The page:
The temperature dependence of the thermal diffusivity of single crystal ruthenium and osmium perpendicular and parallel to the C-axis. For each metal the anisotropy decreases with increasing temperature

To measure the electrical resistivity of ruthenium and osmium at temperatures of 290 to 1600K, samples cut parallel and perpendicular to the C-axis were used, Figure 8. The temperature dependence of ρ111 for single crystals of ruthenium and osmium is large with values of 1.45 for ruthenium at 900K and 1.6 for osmium at 1000K (13).

Fig. 8

The temperature dependence of the electrical resistivity of ruthenium and osmium, on samples cut perpendicular to, and parallel with, the C-axis

The temperature dependence of the electrical resistivity of ruthenium and osmium, on samples cut perpendicular to, and parallel with, the C-axis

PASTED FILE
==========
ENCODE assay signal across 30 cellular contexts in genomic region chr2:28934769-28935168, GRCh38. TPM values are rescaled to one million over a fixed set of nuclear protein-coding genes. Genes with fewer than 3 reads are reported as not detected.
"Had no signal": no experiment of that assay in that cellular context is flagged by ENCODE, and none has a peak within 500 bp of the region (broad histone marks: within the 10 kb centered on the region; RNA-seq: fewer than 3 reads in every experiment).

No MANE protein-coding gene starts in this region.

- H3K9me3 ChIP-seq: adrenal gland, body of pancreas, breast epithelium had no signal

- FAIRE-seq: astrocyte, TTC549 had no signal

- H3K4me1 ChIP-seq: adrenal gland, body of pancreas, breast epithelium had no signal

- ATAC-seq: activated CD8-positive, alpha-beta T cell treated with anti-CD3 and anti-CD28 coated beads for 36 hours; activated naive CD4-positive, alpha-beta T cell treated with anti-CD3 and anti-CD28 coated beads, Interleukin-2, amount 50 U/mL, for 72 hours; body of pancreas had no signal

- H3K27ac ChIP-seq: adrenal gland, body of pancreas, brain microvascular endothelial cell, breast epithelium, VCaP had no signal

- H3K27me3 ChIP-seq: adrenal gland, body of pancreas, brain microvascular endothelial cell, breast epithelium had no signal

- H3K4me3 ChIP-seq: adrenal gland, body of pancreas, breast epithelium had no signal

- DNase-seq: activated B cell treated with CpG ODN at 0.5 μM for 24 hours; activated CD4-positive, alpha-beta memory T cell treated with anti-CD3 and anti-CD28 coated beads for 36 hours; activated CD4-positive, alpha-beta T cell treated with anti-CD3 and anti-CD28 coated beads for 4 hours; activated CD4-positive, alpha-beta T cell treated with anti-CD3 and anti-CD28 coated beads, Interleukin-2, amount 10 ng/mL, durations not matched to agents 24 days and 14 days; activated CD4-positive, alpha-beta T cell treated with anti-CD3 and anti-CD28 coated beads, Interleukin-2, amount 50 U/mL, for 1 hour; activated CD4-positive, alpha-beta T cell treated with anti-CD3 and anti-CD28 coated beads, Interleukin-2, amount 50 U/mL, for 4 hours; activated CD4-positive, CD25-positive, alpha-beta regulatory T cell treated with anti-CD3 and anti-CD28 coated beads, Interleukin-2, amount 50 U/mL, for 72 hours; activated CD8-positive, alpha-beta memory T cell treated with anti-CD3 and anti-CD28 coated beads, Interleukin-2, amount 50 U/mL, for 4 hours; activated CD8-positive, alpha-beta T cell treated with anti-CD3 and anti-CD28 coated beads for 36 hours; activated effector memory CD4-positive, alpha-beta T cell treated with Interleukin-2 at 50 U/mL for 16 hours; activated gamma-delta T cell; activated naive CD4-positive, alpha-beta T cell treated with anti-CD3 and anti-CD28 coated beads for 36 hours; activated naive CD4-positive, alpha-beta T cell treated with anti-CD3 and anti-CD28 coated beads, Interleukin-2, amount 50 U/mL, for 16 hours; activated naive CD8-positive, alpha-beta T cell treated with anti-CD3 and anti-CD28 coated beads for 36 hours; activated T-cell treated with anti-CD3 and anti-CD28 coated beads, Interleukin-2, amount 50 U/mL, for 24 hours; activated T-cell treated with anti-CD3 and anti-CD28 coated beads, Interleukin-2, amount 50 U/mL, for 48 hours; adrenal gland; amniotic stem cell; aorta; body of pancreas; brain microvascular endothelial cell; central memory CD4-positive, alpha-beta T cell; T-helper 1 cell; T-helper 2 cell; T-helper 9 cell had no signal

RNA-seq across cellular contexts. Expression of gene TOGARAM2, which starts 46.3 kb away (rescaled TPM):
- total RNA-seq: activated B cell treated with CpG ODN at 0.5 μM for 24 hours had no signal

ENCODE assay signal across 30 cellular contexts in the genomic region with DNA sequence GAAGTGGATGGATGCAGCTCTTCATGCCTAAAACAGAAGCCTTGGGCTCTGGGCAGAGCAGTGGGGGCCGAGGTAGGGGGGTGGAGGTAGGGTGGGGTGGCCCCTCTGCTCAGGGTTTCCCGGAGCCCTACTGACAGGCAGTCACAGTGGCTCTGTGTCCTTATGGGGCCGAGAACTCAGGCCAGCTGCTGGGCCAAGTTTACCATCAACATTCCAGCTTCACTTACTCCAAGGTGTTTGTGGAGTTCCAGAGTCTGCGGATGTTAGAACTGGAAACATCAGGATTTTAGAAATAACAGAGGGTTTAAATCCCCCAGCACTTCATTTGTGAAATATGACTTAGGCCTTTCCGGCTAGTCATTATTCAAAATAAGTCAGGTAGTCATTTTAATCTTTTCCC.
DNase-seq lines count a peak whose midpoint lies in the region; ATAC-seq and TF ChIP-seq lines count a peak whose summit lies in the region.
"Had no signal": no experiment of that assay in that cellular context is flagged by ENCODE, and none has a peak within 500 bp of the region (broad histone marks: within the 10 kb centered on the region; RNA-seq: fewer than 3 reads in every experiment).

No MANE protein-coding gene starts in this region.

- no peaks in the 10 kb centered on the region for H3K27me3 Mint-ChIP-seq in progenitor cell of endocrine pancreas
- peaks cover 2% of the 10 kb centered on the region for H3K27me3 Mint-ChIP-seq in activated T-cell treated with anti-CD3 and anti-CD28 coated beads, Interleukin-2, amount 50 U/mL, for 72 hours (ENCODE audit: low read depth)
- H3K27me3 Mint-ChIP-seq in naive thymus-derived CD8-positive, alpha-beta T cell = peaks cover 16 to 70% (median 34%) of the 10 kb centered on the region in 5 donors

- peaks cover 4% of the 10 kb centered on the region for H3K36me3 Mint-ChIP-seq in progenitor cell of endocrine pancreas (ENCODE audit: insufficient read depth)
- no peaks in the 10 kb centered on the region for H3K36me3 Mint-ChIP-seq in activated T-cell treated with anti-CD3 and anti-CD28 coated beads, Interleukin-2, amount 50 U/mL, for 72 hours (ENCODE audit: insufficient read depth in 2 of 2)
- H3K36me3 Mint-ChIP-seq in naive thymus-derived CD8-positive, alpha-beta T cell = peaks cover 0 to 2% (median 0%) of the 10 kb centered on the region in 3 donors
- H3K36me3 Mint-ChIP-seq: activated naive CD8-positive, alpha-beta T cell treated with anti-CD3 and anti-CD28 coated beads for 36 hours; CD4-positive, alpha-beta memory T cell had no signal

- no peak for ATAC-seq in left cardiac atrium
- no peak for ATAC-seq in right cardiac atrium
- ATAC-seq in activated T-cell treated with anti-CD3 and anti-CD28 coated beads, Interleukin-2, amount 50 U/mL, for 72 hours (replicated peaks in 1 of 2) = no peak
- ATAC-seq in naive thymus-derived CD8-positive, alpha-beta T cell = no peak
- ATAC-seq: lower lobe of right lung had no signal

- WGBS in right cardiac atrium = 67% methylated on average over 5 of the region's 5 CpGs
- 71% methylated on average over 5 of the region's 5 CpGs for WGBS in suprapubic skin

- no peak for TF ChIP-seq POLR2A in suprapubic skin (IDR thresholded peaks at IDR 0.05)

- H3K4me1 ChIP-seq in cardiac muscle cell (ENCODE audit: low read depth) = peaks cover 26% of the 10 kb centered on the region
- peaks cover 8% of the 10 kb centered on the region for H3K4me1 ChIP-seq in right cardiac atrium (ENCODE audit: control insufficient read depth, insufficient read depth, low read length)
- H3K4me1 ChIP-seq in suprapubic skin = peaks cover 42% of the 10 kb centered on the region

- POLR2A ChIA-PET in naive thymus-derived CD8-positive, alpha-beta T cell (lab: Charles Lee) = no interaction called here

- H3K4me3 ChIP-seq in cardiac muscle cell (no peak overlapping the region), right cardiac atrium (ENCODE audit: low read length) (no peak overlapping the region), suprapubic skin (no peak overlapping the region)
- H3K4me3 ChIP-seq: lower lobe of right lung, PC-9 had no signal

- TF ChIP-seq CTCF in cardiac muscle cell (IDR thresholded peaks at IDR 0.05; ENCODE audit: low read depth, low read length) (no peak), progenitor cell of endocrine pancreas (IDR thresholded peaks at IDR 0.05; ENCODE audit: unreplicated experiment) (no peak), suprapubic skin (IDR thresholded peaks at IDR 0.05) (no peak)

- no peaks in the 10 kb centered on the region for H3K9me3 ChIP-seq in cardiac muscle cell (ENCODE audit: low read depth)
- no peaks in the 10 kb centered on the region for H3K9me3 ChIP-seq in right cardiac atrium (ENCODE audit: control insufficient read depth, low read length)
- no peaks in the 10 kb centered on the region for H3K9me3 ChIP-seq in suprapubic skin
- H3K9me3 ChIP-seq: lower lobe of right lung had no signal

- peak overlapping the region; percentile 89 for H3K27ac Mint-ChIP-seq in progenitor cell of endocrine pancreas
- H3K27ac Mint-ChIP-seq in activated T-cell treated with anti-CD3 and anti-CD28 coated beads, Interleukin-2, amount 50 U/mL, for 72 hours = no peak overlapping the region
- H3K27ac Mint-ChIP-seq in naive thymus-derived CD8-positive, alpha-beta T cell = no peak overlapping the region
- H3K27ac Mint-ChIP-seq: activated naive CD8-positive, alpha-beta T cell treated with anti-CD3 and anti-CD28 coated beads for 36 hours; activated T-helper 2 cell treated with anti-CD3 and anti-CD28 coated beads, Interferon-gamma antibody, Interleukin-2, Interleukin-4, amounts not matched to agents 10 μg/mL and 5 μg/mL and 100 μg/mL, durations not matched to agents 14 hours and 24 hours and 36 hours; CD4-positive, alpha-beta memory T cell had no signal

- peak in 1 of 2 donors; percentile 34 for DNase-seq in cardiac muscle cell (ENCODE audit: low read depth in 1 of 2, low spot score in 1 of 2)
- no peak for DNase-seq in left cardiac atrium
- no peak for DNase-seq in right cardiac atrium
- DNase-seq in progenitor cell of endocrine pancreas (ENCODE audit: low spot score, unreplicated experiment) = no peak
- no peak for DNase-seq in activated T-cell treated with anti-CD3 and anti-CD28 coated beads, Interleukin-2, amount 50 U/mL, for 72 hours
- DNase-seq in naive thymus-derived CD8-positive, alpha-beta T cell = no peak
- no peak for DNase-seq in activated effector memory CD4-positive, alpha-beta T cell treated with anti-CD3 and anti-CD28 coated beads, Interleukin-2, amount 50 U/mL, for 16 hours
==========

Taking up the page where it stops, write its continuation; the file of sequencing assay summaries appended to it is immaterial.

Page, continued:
The magnetic susceptibility of osmium single crystals measured in the temperature range 4.2 to 273K on the plane perpendicular to the C-axis does not depend on the magnetic field direction. In the plane parallel to the C-axis one can observe 180° anisotropy of the magnetic susceptibility depending on the crystallographic direction. The temperature dependence of magnetic susceptibility reveals noticeable anisotropy, that is the temperature susceptibility ratio is higher if the field is parallel to the C-axis, see Figure 9 (14).

Fig. 9

The temperature dependence of the magnetic susceptibility of single crystal osmium, in fields perpendicular to, and parallel with, the C-axis, H=10kOe

The temperature dependence of the magnetic susceptibility of single crystal osmium, in fields perpendicular to, and parallel with, the C-axis, H=10kOe